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Post-lockdown outing ends in poisoning deaths of pet dogs

Nature and Parks Authority probing whether Ketem and Gulliver died from land-based poison or water drunk from Besor River in southern Israel

Sue Surkes is The Times of Israel's environment reporter.

Ketem, in better times. (Courtesy, Moran Ajami)
Ketem, in better times. (Courtesy, Moran Ajami)

An outing in the countryside on Saturday to let off steam after the lifting of Israel’s third coronavirus lockdown ended in the deaths from poisoning of two pet dogs.

Four friends — two from northern Israel, and two from the south — had arranged to walk along an area where the Beersheba stream enters the Besor River, near Kibbutz Tzeelim, southwest of Beersheba in southern Israel.

Moran Ajami from Kibbutz Giladi in the far north of Israel brought Ketem, her six year-old spaniel, and her boyfriend, Shahar, brought Gulliver, his four-year-old Belgian shepherd. The couple let the dogs run free after their monthlong lockdown confinement.

But some 20 minutes after the two animals had drunk water from the stream, they went into convulsions, frothing at the mouth, and died.

Gulliver. (Courtesy, Moran Ajami)

Ajami told Israel Radio, “Those dogs were our life. After a monthlong lockdown, we went out on walk, to stretch our legs and to see [lovely] landscapes. The dogs were happy. We walked along the stream. We didn’t know that it was polluted. There was no fence and we didn’t smell anything. Our dogs love nature and love to run. Everything was fabulous until this traumatic incident. It hurts so badly that we couldn’t save them.”

She told The Times of Israel that the couple had tried to contact the veterinary hospital and private vets, but that nobody had answered because it was the Sabbath.

The Besor Stream in the Western Negev, southern Israel, on April 13, 2017. (Hadas Parush/Flash90 )

They buried the dogs without having autopsies performed and did not inform the authorities, who learned about the incident from a widely shared Facebook post published by their friend Yannai Aloush from Beersheba.

Aloush wrote that there had been no warning signs and that the group had not known that froth on a stream (seen in the picture below) was a sign of pollution.

“It all happened so fast,” he wrote. “It’s so shocking. We felt helpless.”

טיול שנגמר באסון גוליבר וכתם – הכלבים של שחר ומורן מתו כ 20 דקות לאחר שתייה מערוץ הנחל שעובר מול קיבוץ צאלים, (בערך…

Posted by ‎ינאי אלוש‎ on Saturday, February 13, 2021

The Israel Nature and Parks Authority, which together with the local drainage authority is responsible for the state of the water, immediately took samples from the stream and checked the land around it for poison, but as of Sunday, the source of the poisoning remained unclear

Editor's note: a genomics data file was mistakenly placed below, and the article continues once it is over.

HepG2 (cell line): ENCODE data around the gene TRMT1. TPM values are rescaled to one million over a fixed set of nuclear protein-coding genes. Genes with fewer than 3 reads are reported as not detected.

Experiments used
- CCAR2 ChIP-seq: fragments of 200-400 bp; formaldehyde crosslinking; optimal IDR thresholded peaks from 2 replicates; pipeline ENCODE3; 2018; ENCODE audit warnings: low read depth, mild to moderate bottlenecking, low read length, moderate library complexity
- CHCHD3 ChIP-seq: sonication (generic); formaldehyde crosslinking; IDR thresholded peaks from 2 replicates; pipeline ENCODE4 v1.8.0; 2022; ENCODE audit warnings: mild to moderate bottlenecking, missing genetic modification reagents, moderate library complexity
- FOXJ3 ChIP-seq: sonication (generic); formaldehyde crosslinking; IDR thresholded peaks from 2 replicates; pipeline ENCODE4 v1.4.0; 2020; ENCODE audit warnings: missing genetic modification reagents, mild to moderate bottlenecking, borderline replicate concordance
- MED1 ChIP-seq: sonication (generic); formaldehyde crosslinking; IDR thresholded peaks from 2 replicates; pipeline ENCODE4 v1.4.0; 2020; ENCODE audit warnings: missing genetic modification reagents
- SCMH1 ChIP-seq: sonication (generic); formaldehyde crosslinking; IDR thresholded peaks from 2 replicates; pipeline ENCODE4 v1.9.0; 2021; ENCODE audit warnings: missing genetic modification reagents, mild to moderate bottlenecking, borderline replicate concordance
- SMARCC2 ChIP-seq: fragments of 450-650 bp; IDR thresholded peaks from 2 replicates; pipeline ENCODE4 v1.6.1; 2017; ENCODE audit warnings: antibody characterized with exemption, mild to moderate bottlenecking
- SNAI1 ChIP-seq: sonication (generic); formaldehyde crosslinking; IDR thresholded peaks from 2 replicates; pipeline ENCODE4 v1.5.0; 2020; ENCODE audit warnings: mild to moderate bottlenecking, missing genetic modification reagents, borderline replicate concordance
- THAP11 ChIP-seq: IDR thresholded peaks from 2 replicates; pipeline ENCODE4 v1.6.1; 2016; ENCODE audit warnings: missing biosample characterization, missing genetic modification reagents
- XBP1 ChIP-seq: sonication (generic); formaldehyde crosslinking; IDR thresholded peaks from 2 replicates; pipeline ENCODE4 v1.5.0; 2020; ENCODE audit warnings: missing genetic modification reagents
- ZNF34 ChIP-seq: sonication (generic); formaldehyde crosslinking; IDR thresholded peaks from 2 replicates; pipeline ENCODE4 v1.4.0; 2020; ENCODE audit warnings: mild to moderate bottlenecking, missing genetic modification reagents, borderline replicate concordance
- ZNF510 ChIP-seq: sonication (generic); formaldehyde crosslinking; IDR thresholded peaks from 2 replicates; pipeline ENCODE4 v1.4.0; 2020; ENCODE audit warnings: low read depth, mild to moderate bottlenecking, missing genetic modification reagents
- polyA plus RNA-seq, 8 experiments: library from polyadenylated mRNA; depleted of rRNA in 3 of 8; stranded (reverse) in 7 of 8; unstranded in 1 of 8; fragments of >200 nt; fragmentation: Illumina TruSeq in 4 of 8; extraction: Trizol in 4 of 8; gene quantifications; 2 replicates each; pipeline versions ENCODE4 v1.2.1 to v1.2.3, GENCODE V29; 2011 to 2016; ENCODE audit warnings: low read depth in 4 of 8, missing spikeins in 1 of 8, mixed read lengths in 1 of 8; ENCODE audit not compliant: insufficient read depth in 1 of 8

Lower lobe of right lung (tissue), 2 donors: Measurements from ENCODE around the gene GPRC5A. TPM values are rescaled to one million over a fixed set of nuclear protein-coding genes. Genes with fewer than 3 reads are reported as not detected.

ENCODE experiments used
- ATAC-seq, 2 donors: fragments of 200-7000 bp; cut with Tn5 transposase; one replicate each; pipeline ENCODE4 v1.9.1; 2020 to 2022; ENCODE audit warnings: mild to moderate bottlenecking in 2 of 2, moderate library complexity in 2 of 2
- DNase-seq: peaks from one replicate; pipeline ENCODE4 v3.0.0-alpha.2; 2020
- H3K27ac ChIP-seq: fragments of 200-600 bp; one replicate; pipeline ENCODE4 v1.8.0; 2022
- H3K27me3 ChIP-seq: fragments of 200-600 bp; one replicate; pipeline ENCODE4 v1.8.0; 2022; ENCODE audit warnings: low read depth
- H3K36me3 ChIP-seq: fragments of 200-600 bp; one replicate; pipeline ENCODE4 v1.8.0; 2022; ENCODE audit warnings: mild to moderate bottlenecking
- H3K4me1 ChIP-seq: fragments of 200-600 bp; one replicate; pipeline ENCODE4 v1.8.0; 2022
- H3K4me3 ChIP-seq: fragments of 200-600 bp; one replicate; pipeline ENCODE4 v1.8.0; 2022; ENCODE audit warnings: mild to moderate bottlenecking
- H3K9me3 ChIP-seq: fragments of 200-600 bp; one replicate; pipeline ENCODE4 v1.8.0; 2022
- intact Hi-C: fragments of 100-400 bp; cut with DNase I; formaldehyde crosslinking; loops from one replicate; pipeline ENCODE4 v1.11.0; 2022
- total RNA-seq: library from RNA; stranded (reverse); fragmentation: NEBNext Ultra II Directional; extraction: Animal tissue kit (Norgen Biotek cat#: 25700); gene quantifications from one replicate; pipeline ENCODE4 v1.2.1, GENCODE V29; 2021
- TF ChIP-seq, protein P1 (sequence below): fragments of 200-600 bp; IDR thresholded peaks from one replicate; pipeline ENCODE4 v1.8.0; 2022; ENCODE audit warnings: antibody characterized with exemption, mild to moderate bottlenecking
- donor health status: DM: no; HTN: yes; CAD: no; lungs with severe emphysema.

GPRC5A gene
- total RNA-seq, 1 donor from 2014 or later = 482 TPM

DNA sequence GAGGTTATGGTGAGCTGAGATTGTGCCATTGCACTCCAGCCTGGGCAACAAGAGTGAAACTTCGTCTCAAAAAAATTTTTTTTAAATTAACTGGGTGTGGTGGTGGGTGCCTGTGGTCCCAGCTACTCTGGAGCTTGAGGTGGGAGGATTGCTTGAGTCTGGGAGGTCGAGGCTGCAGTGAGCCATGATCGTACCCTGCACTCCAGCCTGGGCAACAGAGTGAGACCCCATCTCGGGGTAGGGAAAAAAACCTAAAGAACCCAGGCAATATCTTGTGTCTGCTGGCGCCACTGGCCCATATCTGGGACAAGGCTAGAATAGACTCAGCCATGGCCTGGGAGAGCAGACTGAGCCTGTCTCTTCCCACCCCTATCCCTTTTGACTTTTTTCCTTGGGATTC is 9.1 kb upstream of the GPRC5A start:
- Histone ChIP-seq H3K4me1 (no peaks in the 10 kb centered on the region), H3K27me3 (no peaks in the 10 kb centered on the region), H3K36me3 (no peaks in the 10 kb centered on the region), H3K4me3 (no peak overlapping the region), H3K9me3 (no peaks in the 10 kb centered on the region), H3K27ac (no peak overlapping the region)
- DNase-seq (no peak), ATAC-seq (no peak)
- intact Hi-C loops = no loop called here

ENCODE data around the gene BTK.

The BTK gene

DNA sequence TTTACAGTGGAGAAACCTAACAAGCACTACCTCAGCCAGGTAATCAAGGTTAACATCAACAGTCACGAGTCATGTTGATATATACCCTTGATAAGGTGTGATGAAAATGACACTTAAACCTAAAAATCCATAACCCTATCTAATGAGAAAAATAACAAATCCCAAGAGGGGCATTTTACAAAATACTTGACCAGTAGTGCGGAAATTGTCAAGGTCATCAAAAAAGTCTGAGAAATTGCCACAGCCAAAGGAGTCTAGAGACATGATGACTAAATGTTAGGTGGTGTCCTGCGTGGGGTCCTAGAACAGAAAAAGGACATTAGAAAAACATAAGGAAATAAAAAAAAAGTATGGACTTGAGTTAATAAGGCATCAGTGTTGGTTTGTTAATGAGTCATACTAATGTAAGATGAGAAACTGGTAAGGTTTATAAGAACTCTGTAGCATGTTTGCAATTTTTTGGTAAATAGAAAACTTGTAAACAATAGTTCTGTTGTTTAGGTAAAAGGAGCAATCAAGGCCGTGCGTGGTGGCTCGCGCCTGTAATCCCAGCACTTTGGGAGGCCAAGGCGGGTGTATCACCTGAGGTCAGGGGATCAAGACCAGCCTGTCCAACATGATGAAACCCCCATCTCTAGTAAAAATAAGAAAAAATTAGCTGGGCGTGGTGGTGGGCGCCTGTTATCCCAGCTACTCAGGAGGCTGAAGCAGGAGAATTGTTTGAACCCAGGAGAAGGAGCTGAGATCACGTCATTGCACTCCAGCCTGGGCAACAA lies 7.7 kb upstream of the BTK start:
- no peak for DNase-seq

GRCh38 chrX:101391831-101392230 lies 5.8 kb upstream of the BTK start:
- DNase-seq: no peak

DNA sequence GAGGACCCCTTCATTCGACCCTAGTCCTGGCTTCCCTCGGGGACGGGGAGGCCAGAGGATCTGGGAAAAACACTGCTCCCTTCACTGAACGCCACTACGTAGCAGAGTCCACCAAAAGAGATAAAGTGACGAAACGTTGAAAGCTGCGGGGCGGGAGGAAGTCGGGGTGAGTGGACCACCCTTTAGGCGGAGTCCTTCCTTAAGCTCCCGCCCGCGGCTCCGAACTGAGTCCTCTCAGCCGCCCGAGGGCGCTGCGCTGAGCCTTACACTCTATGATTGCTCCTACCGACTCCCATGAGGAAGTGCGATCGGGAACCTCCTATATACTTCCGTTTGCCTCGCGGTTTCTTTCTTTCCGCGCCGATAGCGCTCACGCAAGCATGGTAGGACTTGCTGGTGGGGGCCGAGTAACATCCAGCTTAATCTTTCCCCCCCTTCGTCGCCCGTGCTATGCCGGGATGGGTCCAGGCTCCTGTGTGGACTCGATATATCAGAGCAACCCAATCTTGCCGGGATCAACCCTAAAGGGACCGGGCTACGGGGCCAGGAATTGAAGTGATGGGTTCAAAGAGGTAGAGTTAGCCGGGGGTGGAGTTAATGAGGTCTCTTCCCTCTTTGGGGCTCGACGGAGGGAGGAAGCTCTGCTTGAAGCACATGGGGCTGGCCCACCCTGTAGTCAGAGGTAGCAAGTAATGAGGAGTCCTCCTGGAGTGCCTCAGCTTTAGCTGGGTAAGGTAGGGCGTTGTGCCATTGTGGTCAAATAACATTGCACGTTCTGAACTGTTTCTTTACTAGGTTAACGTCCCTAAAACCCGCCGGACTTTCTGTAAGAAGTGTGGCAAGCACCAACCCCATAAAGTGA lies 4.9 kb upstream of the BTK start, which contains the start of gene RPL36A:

Dalia Tal, responsible for streams and rivers at the environmental organization Zalul, told Israel Radio that the stream could have been contaminated by sewage from the West Bank city of Hebron, or from the chemical plants of Ramat Hovav in the Negev, although the latter was less likely.

It is against the law to put poison down on land in open spaces.

“Whether or not the source of the poison turns out to be the stream, this is an opportunity to draw public attention to the fact that most streams in Israel are polluted,” Tal told The Times of Israel.

Most streams were only sampled a couple of times a year for statistical purposes, with those flowing into the Sea of Galilee perhaps more often, she went on. But even the Sea of Galilee’s tributaries have been polluted recently by leptospirosis.

A sign warns of polluted water outside Haifa on May 18, 2013. (Shay Levy/Flash 90)

In October, the Health Ministry and Environmental Protection Ministry advised against visiting northern streams, after unsafe levels of contaminants at a number of locations were believed to have caused an outbreak of the potentially fatal disease. Some 50 people were suspected or confirmed as having been infected by the bacterial infection, which is transmitted via animal urine.

Tal advised people never to drink or let their pets drink from streams, and said people with sensitive or compromised immune systems should not bathe even in spring-fed rivers such as Keziv in northern Israel.

Pollution warning signs, she continued, were the responsibility of the polluters, most of whom would be highly unlikely to want to publicize their actions.

A spokeswoman from the Eshkol Regional Authority, under which this stretch of river falls, told The Times of Israel that kibbutz children regularly bathed there and that wildlife such as ducks could be found there too. “It’s very strange,” she said, adding that the authority was considering putting up danger signs until the investigation was finished.

The authority knew nothing about pollution in the river, she added, stressing that if contamination came from Hebron, the water ran through several authorities until it reached Eshkol.

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